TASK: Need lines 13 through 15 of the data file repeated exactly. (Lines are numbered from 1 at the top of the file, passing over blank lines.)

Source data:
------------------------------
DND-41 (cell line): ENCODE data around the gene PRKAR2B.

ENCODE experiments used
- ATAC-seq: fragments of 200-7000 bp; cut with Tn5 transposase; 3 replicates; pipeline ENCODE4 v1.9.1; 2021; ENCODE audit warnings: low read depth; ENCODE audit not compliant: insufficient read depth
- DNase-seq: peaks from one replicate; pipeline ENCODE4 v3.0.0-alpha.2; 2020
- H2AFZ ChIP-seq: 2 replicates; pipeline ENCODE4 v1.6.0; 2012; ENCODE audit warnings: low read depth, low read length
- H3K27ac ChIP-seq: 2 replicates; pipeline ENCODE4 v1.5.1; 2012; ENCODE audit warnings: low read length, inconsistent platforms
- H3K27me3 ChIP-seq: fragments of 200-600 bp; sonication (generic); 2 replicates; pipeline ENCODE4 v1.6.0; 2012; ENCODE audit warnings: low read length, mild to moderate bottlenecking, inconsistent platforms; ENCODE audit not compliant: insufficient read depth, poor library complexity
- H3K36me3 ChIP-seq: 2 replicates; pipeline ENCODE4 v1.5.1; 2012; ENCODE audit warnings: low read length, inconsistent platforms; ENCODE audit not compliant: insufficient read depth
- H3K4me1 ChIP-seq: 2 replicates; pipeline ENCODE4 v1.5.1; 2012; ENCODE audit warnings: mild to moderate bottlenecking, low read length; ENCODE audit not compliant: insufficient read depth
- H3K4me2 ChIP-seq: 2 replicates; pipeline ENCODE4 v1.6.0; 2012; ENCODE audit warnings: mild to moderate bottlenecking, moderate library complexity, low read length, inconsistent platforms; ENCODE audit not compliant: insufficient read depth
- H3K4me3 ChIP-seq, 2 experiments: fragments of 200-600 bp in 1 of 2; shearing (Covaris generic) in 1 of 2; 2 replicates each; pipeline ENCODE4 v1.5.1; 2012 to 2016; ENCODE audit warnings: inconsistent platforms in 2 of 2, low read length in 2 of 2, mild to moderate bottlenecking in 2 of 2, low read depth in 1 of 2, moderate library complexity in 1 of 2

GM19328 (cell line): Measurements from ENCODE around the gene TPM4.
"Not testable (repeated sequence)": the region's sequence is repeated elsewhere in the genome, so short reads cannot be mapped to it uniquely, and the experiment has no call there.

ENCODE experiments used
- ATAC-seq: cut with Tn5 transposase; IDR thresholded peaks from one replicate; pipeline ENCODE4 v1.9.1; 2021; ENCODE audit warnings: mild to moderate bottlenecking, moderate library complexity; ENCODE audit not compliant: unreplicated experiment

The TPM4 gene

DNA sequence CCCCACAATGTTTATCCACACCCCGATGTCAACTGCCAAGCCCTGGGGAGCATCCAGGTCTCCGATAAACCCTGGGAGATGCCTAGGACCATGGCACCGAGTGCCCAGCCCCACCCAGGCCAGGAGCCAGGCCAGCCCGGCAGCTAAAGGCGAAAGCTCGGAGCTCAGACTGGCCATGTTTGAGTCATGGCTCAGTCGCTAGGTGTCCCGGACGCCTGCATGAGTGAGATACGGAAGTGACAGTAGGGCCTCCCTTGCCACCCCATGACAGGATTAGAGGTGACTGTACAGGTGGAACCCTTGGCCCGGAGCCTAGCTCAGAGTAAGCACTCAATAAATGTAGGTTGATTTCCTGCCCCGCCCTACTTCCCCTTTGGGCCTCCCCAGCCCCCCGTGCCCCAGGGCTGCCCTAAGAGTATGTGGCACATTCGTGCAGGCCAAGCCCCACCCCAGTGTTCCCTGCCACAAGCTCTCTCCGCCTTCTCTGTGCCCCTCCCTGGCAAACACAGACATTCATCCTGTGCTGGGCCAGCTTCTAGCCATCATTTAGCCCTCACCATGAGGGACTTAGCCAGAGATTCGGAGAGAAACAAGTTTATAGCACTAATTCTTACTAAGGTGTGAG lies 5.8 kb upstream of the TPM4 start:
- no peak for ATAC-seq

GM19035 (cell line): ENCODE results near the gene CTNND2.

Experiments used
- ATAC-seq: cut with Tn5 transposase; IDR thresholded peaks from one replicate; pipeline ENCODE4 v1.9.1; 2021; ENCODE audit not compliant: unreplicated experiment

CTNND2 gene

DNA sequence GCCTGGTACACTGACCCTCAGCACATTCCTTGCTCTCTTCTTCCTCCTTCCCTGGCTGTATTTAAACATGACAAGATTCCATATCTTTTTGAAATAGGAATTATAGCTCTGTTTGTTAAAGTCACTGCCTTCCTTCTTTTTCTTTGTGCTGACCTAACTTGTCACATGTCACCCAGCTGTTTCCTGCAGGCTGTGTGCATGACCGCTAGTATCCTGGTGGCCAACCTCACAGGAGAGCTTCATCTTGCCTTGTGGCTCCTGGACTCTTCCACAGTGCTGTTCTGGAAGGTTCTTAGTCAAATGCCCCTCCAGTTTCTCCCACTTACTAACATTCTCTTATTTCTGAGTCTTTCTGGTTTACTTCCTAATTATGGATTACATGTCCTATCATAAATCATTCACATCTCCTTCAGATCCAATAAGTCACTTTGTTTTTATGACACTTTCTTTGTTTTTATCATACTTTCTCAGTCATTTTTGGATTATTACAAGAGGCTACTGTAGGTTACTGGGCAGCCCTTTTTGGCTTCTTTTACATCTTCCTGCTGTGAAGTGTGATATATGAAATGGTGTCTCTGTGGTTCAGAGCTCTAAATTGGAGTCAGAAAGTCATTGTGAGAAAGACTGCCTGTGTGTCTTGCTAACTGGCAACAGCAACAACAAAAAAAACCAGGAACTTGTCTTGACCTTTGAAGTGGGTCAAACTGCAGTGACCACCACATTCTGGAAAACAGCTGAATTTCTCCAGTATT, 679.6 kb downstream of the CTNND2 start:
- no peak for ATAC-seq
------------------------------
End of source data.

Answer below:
"Not testable (repeated sequence)": the region's sequence is repeated elsewhere in the genome, so short reads cannot be mapped to it uniquely, and the experiment has no call there.

ENCODE experiments used
- ATAC-seq: cut with Tn5 transposase; IDR thresholded peaks from one replicate; pipeline ENCODE4 v1.9.1; 2021; ENCODE audit warnings: mild to moderate bottlenecking, moderate library complexity; ENCODE audit not compliant: unreplicated experiment